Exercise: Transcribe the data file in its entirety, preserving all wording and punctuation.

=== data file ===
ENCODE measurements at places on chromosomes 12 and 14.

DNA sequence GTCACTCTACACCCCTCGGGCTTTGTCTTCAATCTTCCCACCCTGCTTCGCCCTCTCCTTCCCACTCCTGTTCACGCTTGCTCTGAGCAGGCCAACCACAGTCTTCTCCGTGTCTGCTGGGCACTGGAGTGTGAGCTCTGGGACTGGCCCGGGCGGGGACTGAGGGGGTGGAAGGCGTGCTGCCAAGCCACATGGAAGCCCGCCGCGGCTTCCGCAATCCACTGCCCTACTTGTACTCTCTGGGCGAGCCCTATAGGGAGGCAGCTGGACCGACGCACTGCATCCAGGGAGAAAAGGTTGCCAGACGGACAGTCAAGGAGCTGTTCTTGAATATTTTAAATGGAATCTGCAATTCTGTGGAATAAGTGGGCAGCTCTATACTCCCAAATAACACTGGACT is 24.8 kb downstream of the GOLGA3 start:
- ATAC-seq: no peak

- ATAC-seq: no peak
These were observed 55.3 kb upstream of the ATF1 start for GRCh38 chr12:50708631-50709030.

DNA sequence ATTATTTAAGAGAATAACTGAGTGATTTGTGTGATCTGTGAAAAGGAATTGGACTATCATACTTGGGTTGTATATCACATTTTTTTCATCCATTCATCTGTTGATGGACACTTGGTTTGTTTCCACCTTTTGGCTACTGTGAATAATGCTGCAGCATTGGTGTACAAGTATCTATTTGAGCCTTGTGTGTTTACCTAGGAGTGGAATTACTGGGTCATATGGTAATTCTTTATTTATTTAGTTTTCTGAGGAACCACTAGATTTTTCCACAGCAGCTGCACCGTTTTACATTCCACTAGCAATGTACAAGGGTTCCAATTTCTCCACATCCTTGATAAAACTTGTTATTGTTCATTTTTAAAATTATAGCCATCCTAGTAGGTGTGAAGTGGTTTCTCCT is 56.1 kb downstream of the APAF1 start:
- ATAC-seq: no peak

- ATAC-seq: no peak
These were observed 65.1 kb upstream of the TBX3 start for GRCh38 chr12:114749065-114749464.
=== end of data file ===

ENCODE measurements at places on chromosomes 12 and 14.

DNA sequence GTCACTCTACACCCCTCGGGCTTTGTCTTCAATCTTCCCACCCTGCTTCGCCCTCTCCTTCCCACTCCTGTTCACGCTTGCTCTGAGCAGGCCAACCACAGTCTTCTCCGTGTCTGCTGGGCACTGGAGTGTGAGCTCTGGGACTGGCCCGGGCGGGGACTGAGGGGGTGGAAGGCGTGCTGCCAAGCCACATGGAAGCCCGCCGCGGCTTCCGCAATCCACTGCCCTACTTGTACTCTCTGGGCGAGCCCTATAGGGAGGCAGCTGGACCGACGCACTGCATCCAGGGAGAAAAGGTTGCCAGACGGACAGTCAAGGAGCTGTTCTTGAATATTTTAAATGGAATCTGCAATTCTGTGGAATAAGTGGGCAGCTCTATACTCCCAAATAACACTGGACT is 24.8 kb downstream of the GOLGA3 start:
- ATAC-seq: no peak

- ATAC-seq: no peak
These were observed 55.3 kb upstream of the ATF1 start for GRCh38 chr12:50708631-50709030.

DNA sequence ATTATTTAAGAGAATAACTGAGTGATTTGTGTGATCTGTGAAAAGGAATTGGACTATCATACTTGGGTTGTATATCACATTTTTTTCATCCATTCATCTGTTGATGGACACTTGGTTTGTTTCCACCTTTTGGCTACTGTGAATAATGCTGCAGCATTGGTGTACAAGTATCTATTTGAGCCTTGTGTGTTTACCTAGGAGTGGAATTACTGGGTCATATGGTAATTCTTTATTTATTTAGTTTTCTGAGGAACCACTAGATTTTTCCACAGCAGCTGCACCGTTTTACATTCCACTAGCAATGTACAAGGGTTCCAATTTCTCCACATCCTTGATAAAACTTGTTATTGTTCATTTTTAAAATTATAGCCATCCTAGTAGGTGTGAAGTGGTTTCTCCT is 56.1 kb downstream of the APAF1 start:
- ATAC-seq: no peak

- ATAC-seq: no peak
These were observed 65.1 kb upstream of the TBX3 start for GRCh38 chr12:114749065-114749464.